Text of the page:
Monthly Archives: May 2010

Where are the Women Designers?

In the aftermath of this year’s Chelsea show, the dearth of entries by women is discussed in this provocative article from the Telegraph.

The article quotes a Sue Hayward, who wonders if the deficit can be due to the fact that, instead of burly construction matters and hardscape, “women have more affinity with plants – only a minority want to get down and dirty.” Really? And this line startled me too: “Is it, in part, because so many female garden designers are career-changers working part-time?” I wonder who’s crunched those numbers, or is this just anecdotal?

Perhaps some of these questions will be addressed in the BBC radio program to be aired May 31 on women and gardening.

More information and interviews found here.

Happy holidays to those readers celebrating them today, whether it be Bank Holiday or Memorial Day or something else.

Choppy segue to Artemisia pedemontana, a ground-hugging charmer in the front gravel garden but velcro for sticks and other bits.

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Mergers & Acquisitions

If nature abhors a vacuum, then I am nature’s willing handmaiden. By late May, the garden is stuffed, bursting at the seams like this potted Euphorbia tirucalli.

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Echevarias and sedums tucked into every available spot. Euphorbia ‘Diamond Frost’ filling in again after laying low over the winter.

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Atriplex hortensis, the purple orach, and Verbena bonariensis dominate the air space.

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Yet the plant purchases keep on coming. This summer was to be about downsizing. Fewer pots to maintain and water throughout a very long growing season. The small garden in situ would have to absorb it all. Must have let down my guard because, boy, did I fall off the wagon — fell off it hard, then loaded it up with plants.

I’m still puzzling over what switch flipped that had me racing madly through the nursery, slowing the cart down only for small children and the elderly. For one thing, I never grab a cart. That way lies madness. One must have some rules, however arbitrary, and then stick to them.

The first rule is, only what I can carry with two hands (surprisingly, a lot).

Second rule is, for those moments of extreme weak will, a small hand basket. (Nurseries tend to hide these hand baskets, for obvious reasons, so I’ve often spent up to 20 minutes searching for one.)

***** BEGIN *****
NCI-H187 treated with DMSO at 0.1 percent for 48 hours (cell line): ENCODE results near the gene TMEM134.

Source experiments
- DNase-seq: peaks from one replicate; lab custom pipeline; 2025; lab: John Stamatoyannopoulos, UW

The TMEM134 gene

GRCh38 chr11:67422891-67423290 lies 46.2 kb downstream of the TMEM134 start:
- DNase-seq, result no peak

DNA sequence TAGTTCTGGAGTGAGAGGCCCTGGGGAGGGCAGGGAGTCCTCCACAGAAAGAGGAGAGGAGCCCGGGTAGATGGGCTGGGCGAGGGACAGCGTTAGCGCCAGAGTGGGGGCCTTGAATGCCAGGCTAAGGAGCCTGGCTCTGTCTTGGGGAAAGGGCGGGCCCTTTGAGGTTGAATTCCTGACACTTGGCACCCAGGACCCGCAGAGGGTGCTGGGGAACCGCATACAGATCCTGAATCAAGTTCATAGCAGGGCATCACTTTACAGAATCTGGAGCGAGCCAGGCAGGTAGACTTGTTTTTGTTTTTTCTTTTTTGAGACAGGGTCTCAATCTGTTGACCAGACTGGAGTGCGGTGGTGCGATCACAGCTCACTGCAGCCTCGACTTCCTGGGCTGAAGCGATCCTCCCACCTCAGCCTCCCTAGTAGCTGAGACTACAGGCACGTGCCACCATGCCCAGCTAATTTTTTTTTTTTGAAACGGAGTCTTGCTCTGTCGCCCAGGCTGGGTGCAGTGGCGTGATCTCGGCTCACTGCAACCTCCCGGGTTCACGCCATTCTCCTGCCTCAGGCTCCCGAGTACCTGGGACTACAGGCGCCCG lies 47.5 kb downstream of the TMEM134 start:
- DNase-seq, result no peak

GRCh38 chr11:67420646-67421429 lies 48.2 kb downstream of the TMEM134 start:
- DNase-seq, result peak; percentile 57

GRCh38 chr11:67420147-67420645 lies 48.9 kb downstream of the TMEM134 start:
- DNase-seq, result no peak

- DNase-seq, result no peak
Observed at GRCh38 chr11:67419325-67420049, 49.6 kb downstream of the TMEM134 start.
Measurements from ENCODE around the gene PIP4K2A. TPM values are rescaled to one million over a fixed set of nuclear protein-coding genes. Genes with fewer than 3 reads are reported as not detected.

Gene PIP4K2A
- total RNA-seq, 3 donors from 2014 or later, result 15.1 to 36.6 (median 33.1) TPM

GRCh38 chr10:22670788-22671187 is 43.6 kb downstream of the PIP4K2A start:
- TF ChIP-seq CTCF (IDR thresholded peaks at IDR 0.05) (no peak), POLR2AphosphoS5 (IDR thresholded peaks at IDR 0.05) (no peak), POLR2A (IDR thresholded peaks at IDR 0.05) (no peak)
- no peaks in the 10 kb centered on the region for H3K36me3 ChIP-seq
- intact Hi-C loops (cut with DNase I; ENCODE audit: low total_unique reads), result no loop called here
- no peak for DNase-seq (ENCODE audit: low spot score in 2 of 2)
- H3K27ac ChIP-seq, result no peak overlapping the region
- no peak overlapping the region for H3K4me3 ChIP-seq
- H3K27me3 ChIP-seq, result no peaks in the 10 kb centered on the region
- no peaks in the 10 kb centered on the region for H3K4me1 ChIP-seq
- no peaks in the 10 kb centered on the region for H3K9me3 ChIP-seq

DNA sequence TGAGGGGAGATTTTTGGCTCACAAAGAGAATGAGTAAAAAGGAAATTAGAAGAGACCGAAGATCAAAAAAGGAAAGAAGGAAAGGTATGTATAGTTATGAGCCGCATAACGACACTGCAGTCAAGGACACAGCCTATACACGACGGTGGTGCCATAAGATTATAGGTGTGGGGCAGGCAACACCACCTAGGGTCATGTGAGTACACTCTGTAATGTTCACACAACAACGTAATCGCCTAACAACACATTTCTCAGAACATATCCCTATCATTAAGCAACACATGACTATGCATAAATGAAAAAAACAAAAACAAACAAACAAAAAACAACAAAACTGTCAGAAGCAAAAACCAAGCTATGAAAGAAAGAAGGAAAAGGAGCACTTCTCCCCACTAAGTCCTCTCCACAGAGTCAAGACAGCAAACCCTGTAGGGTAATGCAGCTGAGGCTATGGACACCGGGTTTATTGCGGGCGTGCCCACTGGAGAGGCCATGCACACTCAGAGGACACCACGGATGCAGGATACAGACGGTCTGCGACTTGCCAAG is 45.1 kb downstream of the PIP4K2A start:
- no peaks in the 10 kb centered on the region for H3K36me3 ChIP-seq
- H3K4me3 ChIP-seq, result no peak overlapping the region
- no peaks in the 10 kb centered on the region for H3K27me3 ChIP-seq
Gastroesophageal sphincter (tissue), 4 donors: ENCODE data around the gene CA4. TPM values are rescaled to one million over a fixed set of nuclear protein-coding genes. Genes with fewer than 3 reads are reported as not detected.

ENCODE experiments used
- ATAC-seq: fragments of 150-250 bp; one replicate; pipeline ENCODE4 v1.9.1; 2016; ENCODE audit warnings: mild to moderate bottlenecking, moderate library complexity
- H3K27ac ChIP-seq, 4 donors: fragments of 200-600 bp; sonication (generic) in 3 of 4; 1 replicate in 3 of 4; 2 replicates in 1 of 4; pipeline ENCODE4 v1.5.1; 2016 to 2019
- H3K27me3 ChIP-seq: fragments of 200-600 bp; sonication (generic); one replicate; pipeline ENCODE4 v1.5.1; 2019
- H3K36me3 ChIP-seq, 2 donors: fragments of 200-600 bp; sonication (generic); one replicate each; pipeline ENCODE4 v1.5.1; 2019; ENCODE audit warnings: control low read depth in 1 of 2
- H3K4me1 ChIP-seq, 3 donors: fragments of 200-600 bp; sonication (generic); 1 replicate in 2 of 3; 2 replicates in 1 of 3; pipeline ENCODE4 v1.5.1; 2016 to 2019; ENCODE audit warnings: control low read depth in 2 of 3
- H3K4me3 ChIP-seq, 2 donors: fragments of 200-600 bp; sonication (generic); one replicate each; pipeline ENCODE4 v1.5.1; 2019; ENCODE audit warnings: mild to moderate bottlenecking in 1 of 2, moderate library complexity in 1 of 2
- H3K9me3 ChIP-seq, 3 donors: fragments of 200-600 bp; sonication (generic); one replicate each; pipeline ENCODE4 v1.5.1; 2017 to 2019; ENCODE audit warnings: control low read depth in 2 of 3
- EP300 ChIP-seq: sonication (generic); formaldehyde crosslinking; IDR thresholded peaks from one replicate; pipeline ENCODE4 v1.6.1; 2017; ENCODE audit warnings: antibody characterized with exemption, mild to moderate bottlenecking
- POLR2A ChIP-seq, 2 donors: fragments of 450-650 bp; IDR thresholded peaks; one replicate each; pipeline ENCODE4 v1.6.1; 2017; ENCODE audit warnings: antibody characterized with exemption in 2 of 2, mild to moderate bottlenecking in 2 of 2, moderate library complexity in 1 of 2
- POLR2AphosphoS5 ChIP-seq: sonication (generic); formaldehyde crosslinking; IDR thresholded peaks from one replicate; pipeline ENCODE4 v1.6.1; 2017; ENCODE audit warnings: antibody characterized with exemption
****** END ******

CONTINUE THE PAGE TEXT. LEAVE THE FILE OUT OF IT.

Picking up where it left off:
There is no third rule, and this just might be the weak link. For that day, there was the second-rule hand basket overflowing with pots, sitting atop the large cart, also overflowing with pots, clearly an unforeseen set of circumstances lying well outside any known rule.

What separated this trip from one of my usual composed, judicious nursery saunters was that it came at the end of Debra Lee Baldwin’s talk at Roger’s Gardens. I’m guessing it has something to do with the “compadres” effect, sitting in solidarity on those bleacher seats with my tribe. Permission to purchase electrified the air. All I know is, after Debra’s talk, the brakes on the wagon were off. I even tossed a couple heucheras on the cart, very uncharacteristic, since I’m not at all a heuchera junkie, but this one has a big, soft leaf, supposedly bred for southern climes. (The best heuchera I ever grew was our native Channel Islands Heuchera maxima, which grew to the size of a zucchini and was often mistaken for one by visitors.)

I never keep a ghetto for new plant purchases. There’s no room, for one thing, so they’d surely expire in some out-of-the-way spot awaiting planting. A planting frenzy always follows a nursery shopping frenzy the very day of, if not morning after, and this planting frenzy had to be the biggest in recent memory. You know that smug, clever feeling when you’ve managed to squeeze in the last impulse buy? Well, it’s fleeting, and there’s always a hangover the next day as you survey your lack of self-control writ large upon the garden.

The spreadsheet (AA denotes a plant from Annie’s Annuals):

Heuchera ‘Southern Comfort’
See note above.

Chrysocephalum apiculatum ‘Flambe Orange’ (2 ea 4-inch pots)’
Impulse

Teucrium hybrid ‘Fairy Dust’ (2 ea 4-inch pots)
Impulse

Eryngium tripartitum AA (2 ea 4-inch pots)
Tap-rooted, will take up little space.

Aeonium spathulatum var. cruentum AA
Aeoniums need no justification

Arthropodium cirratum ‘Renga Lily’ AA
Impulse

Neoregelia ‘Purple Stoly’
Impulse

Saxifraga stolonifera
Replacing last year’s

Venidium ‘Orange Prince’
Impulse

Tanacetum niveum AA (2 ea 4-inch pots)
Started this from seed last fall but missed a watering cycle(s)

Euphorbia rigida AA